Learn more about the faculty's clinical expertise and research
The residency in Nuclear Medicine is a three-year program accredited by ACGME. There are a total of six residents in the training program at a given time. In general two residents graduate each year allowing for two vacancies per year. The training consists of four-week rotations in various clinical subspecialties of nuclear medicine including general nuclear medicine, nuclear cardiology, and PET/CT imaging and therapy. There is special time allotted for research and CT training. To provide exposure to non-oncology nuclear medicine imaging, a mandatory rotation at external sites (St Vincent's Hospital, NY; Columbia Presbyterian Hospital, NY; and Mount Sinai Medical Center, NY) is included in the program.
[From Top] Training Program Director Neeta Pandit Taskar; Steven Larson, Chief Molecular and Imaging Therapy Service; Jorge A. Carrasquillo, Director, Targeted Radiotherapy Section
Fellowship training is available for those who have already finished an ACGME accredited nuclear medicine residency. The fellowship is not ACGME accredited. A fellow rotates in general nuclear medicine, nuclear cardiology, therapy, and PET/CT. There is enhanced exposure to PET/CT and research during the fellowship. See Nuclear Oncology Fellowship for more information.
Memorial Sloan-Kettering Cancer Center is a 432-bed cancer care facility. The Molecular and Imaging Therapy Service has five state of the art PET/CTs, SPECT/CT, and six dual head scanners.. Every day >100 nuclear medicine studies are performed. The service performs more than 9000 PET scans per year, 13,000 routine NM scans including bone scan, renal scans, MIBG scans, and lymphoscintigraphy scans annually; 1,500 nuclear cardiology studies; 600 therapies per year. The trainees will actively participate in the performance and interpretation of studies, as well as in consultations with clinical staff. Trainees will attend and participate in various clinical conferences. They are also encouraged to participate with the faculty in clinical research projects.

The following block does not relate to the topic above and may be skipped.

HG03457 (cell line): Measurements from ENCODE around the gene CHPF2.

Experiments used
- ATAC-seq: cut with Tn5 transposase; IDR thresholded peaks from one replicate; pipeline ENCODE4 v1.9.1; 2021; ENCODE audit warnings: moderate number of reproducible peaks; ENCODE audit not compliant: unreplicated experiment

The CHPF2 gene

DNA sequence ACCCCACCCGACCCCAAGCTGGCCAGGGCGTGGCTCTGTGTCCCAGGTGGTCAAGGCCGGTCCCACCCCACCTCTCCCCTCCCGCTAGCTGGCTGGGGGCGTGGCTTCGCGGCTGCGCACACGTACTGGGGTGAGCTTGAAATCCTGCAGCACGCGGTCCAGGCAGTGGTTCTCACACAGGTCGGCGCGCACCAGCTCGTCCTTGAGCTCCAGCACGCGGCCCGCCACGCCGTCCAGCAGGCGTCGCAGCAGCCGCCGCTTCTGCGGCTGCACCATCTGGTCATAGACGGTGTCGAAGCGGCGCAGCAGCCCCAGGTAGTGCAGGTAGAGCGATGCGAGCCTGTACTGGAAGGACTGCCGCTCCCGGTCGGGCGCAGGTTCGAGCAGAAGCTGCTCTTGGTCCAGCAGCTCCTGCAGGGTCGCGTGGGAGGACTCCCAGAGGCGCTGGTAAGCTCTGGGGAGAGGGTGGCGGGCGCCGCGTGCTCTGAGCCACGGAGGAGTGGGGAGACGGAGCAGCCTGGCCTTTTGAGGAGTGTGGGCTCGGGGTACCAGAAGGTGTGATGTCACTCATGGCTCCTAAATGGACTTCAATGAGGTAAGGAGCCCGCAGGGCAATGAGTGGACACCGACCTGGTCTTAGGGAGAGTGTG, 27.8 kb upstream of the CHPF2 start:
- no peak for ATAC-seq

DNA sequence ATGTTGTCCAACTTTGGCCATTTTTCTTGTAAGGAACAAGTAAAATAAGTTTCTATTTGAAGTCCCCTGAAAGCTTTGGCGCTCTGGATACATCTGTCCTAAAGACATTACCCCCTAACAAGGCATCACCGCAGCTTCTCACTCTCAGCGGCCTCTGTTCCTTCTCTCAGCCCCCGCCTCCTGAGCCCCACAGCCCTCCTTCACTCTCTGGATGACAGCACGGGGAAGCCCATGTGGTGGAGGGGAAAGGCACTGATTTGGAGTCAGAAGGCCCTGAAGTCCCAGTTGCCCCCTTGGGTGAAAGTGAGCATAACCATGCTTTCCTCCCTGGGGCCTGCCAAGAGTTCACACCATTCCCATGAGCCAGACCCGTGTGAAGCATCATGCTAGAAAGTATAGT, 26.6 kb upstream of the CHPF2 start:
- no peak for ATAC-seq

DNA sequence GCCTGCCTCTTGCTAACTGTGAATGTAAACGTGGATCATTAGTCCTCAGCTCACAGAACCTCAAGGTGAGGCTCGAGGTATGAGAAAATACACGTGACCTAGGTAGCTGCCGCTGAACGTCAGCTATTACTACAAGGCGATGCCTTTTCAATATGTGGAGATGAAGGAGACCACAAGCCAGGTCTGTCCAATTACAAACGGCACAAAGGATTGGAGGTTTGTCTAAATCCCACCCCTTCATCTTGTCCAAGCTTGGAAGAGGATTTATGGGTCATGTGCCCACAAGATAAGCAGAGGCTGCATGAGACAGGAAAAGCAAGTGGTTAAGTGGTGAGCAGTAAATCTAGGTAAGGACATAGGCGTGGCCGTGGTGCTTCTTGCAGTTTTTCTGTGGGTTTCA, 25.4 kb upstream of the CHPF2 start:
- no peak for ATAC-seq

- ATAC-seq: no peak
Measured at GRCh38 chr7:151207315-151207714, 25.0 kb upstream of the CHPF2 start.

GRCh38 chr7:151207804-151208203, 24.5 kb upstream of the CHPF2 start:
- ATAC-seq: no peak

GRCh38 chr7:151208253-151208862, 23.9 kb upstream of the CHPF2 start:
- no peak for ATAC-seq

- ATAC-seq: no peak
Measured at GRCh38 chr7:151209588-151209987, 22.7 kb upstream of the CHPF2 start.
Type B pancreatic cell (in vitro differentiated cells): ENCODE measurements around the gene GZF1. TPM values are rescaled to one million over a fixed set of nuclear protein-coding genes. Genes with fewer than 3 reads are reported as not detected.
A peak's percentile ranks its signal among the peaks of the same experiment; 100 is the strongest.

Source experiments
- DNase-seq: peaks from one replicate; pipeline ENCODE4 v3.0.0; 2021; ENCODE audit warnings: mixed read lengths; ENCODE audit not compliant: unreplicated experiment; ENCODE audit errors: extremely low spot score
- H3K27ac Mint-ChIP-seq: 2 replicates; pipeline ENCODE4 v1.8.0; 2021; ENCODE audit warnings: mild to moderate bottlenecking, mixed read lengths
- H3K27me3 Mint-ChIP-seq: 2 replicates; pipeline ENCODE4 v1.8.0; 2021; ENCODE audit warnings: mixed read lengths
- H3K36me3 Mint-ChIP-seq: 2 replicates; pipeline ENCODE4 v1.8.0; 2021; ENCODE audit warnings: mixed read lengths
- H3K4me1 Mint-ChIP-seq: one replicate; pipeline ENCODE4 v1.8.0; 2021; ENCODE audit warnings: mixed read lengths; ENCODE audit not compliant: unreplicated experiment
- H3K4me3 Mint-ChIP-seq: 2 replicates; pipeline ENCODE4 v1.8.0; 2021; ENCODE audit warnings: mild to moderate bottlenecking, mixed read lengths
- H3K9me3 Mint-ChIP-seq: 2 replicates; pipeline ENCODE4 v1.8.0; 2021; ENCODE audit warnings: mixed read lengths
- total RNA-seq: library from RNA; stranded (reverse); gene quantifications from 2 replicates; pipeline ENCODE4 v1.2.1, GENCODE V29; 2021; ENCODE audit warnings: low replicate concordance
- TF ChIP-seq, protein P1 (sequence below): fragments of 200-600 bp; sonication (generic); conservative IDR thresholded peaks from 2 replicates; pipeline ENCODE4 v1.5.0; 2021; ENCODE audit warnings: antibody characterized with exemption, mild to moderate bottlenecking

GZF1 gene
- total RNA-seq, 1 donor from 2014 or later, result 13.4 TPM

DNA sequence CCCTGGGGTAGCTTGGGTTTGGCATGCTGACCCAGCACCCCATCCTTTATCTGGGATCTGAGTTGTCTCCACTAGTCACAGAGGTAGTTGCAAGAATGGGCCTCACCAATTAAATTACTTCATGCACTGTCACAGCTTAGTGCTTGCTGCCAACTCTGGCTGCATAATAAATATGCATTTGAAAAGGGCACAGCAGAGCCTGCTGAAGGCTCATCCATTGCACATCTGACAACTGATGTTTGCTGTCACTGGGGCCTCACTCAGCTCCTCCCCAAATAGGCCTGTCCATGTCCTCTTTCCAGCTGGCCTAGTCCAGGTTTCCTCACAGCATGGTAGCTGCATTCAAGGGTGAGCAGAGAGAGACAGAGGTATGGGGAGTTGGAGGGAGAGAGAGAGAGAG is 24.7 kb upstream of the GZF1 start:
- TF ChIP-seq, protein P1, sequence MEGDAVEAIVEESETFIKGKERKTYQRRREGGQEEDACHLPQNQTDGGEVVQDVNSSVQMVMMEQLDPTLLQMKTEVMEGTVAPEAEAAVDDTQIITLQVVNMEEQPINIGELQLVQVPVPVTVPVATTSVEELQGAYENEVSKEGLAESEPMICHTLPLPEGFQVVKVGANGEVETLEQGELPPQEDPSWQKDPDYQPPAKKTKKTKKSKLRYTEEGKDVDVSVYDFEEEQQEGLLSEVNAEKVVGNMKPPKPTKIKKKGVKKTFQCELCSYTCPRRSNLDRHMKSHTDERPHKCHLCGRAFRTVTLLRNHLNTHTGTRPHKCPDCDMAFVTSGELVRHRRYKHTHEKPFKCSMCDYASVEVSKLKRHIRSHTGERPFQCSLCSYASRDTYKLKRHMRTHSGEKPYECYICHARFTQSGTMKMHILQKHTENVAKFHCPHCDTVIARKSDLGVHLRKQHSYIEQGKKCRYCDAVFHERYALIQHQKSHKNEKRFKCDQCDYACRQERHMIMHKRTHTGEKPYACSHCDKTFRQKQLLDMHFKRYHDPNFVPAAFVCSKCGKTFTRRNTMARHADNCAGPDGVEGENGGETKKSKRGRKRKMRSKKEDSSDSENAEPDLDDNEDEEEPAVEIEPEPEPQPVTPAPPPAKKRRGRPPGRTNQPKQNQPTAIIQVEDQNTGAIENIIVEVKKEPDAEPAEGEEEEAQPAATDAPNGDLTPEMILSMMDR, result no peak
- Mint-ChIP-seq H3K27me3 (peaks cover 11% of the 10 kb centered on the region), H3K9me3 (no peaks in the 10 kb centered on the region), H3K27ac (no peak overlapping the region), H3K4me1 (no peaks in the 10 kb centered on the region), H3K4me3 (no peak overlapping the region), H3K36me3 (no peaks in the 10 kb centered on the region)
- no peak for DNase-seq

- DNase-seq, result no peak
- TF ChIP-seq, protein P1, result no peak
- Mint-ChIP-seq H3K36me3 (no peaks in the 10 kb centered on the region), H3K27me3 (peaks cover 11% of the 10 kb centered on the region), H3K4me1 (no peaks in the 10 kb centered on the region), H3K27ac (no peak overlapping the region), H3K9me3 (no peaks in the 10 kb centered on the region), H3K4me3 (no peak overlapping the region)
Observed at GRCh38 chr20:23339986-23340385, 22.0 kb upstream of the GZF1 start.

Residents and fellows share on-call responsibilities at Memorial Sloan-Kettering Cancer Center. Call is weekly and about once every six to eight weeks depending on the total number of trainees.
Conferences include daily lectures including didactic nuclear medicine clinical and basic science lectures, NM seminars, Tuesday radiology noon conference; molecular imaging seminars, case discussions, and journal club.
The service has 10 attending faculty involved in clinical practice, teaching, and research. The ratio of faculty to trainees is >1:1. The faculty participates in clinical case discussion, grand rounds, journal clubs, research, and clinical conferences. The faculty members offer guidance and support for daily clinical work and in research design and analysis. The faculty is highly experienced and the service provides immense exposure to contemporary research.
Neeta Pandit-Taskar, MD
NM, Program Coordinators